And we know he gives us life: look at 5:26: “For as the Father has life in himself, so he has granted the Son also to have life in himself.” The Son gets all his life from the Father – not meaning his human life, but his “divine life”. We sometimes think of God, if we could picture him, as being very still, static, a bit dead. But here it says he is full of life! And he gives it to the Son, and the Son has it in himself.

And what does he do with that life? Look at 5:24: “Very truly I tell you, whoever hears my word and believes him who sent me has eternal life and will not be judged but has crossed over from death to life.

If we listen to the words of Jesus of Nazareth, this carpenter from 2000 years ago… then we will have life. God loves to give life – he’s been giving it to his Son and Spirit for all eternity; he gave it when he made the universe; and he wants to give it to us again to rescue us from the mess we’ve made of this world and the mess we make of our lives.

When we’re apart from God, it’s as if we’re in death, Jesus says. Our lives are not as God designed them to be. They’re unfulfilled and aimless, turned in on themselves, rather than looking out to God and to others. And we’re worthy of judgement for that. But God wants to give us life and rescue us!

Now, if you are a Christian, remember and rejoice in this: you’ve been rescued from judgement; but more than that, you’ve been given life – the same life that God’s been giving to his Son for all eternity. It’s good to be a Christian! We don’t say this often enough, because it’s hard to be a Christian – we get picked on, mocked, and struggle. But we have life given to us by God, the same life the Son has in himself. It’s good to be a Christian!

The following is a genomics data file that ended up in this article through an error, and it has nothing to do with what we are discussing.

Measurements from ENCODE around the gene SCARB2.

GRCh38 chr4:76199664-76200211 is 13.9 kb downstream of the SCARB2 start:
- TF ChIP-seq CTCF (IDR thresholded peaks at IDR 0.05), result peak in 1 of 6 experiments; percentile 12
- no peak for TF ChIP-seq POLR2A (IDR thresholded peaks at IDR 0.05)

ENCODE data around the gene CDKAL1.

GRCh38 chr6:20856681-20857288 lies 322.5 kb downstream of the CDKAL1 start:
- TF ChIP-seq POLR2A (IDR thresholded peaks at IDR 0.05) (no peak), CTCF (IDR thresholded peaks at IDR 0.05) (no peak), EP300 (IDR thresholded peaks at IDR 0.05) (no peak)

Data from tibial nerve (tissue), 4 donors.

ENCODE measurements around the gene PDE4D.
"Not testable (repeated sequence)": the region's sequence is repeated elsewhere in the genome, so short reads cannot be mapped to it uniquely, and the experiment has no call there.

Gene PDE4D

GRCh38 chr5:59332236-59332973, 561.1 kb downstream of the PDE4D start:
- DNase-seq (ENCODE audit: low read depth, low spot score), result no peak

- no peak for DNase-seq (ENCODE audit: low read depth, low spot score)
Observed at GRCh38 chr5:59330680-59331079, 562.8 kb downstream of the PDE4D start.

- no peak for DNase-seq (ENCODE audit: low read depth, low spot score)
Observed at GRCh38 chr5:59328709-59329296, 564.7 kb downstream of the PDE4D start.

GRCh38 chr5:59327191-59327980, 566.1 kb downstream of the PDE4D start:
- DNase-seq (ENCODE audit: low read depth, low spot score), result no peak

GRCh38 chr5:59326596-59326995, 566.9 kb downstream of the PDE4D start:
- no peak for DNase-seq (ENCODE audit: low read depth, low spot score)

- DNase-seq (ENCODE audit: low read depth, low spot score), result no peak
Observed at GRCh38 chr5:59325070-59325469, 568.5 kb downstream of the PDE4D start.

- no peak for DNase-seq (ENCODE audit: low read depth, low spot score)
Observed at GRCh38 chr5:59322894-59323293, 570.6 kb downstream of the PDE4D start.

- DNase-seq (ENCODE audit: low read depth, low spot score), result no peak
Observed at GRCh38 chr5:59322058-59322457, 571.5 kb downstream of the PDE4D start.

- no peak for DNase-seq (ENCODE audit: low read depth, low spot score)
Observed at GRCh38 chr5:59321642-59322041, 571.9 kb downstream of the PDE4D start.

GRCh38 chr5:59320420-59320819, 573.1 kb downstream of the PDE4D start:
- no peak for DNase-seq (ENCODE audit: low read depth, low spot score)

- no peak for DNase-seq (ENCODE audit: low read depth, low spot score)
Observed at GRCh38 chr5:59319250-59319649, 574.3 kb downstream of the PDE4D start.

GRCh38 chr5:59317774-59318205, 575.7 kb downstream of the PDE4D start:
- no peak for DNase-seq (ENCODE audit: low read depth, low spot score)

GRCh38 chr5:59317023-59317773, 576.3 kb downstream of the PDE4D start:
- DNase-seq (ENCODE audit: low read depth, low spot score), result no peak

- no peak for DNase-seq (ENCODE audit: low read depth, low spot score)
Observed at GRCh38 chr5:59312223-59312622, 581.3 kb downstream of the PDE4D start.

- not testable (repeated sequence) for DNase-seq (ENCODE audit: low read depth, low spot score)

If you’re not a Christian, then notice this: Jesus speaks here about two times in history when you will hear his voice. The first, we’ve just read, and it’s present tense: Very truly I tell you, whoever hears my word and believes him who sent me has eternal life and will not be judged but has crossed over from death to life.” (5:24). So you’re hearing Jesus’ voice right now, as we open the Bible and I speak to you. And you have the choice to believe him who sent Jesus – i.e. God the Father. To believe that, as crazy as it seems, he is God, and that your response to this Jewish carpenter is your response to God. And if you believe that, you will have crossed over from death to life. Today! It’s not just something for when you die, but it starts now.

But in 5:28-29, Jesus says there will be another time when you’ll hear his voice:Do not be amazed at this, for a time is coming when all who are in their graves will hear his voice and come out–those who have done what is good will rise to live, and those who have done what is evil will rise to be condemned.”

One day, after you’re dead and buried, you’ll hear Jesus’ voice again, and it will be summoning all of us to judgement. We will come out of our graves, and be faced with the Son of Man, with this Jewish carpenter. And those who believed in him will rise to live. But those who did not believe in him will be condemned. So which will you be?

Jesus is the Son of God – totally equal to his Father. And so our response to him is our response to God. He longs, with his Father, to give us life.

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Resembled

An original poem by Rhys Laverty